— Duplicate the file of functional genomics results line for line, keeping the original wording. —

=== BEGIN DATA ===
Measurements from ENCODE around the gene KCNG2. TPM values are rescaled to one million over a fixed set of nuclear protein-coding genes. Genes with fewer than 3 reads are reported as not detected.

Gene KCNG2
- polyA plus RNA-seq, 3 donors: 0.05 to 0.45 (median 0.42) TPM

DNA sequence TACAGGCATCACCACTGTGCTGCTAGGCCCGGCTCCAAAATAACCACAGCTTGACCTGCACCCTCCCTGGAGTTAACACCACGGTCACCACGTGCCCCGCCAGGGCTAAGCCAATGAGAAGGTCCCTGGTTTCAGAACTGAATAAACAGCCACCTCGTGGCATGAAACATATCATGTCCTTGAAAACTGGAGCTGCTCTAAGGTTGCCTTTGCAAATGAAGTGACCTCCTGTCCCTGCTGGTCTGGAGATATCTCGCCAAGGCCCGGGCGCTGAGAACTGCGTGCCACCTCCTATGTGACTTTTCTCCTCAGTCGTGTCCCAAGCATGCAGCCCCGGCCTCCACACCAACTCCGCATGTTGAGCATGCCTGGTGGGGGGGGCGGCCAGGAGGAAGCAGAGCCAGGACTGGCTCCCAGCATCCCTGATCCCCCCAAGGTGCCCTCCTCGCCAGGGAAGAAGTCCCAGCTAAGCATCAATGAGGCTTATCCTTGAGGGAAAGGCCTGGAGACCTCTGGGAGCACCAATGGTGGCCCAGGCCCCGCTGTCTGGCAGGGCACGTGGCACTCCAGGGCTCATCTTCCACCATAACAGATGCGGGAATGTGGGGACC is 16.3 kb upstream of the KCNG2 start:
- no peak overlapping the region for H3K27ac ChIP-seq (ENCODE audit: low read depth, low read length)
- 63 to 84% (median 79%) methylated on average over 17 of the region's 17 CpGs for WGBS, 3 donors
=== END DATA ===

Measurements from ENCODE around the gene KCNG2. TPM values are rescaled to one million over a fixed set of nuclear protein-coding genes. Genes with fewer than 3 reads are reported as not detected.

Gene KCNG2
- polyA plus RNA-seq, 3 donors: 0.05 to 0.45 (median 0.42) TPM

DNA sequence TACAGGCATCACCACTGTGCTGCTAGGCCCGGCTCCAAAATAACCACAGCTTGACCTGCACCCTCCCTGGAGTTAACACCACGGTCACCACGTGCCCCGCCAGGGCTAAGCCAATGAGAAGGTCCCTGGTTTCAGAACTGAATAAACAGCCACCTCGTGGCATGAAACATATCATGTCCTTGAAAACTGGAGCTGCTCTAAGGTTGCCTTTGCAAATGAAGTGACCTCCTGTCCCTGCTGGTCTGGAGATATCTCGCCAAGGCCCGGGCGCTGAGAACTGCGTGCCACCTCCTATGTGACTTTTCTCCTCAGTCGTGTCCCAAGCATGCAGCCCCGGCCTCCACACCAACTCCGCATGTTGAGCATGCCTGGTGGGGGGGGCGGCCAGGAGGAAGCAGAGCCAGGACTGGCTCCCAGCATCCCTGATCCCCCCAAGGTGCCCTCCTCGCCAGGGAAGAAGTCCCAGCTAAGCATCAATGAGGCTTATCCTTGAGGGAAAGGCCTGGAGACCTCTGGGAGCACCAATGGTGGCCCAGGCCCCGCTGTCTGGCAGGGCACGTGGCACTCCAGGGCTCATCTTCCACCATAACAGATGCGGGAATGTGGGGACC is 16.3 kb upstream of the KCNG2 start:
- no peak overlapping the region for H3K27ac ChIP-seq (ENCODE audit: low read depth, low read length)
- 63 to 84% (median 79%) methylated on average over 17 of the region's 17 CpGs for WGBS, 3 donors